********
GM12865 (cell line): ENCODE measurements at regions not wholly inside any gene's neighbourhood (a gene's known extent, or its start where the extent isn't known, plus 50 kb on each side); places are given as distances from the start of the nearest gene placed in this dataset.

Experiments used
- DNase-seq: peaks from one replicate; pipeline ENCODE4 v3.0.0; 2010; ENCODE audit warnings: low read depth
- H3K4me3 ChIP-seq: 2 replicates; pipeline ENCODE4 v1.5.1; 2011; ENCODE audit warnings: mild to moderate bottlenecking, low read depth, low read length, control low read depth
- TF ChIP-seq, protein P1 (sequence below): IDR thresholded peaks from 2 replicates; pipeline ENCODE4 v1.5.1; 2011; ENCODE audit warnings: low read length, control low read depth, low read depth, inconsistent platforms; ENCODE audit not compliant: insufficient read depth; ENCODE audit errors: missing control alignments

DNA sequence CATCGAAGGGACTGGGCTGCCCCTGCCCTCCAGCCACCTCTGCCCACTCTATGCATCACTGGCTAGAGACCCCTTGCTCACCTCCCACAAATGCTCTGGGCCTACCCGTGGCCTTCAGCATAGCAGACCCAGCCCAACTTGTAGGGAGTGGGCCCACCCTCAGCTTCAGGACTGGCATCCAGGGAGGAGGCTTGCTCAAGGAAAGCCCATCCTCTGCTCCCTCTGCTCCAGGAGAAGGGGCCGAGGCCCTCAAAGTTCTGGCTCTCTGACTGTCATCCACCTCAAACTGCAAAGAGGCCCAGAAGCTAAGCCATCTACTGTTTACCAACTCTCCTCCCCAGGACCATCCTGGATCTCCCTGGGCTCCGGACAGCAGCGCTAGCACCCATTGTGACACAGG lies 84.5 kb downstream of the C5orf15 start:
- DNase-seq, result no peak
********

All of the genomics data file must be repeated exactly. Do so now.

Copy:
GM12865 (cell line): ENCODE measurements at regions not wholly inside any gene's neighbourhood (a gene's known extent, or its start where the extent isn't known, plus 50 kb on each side); places are given as distances from the start of the nearest gene placed in this dataset.

Experiments used
- DNase-seq: peaks from one replicate; pipeline ENCODE4 v3.0.0; 2010; ENCODE audit warnings: low read depth
- H3K4me3 ChIP-seq: 2 replicates; pipeline ENCODE4 v1.5.1; 2011; ENCODE audit warnings: mild to moderate bottlenecking, low read depth, low read length, control low read depth
- TF ChIP-seq, protein P1 (sequence below): IDR thresholded peaks from 2 replicates; pipeline ENCODE4 v1.5.1; 2011; ENCODE audit warnings: low read length, control low read depth, low read depth, inconsistent platforms; ENCODE audit not compliant: insufficient read depth; ENCODE audit errors: missing control alignments

DNA sequence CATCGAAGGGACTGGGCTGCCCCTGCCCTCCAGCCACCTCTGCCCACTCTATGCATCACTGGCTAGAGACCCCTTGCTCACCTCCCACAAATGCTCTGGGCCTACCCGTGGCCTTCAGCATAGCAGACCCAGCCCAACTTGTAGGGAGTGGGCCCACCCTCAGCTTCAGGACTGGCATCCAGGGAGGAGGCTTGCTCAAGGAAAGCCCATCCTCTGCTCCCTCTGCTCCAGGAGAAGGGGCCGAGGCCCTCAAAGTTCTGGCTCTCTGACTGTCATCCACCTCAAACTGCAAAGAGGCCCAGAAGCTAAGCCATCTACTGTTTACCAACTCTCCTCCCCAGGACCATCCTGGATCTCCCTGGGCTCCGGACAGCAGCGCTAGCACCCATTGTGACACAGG lies 84.5 kb downstream of the C5orf15 start:
- DNase-seq, result no peak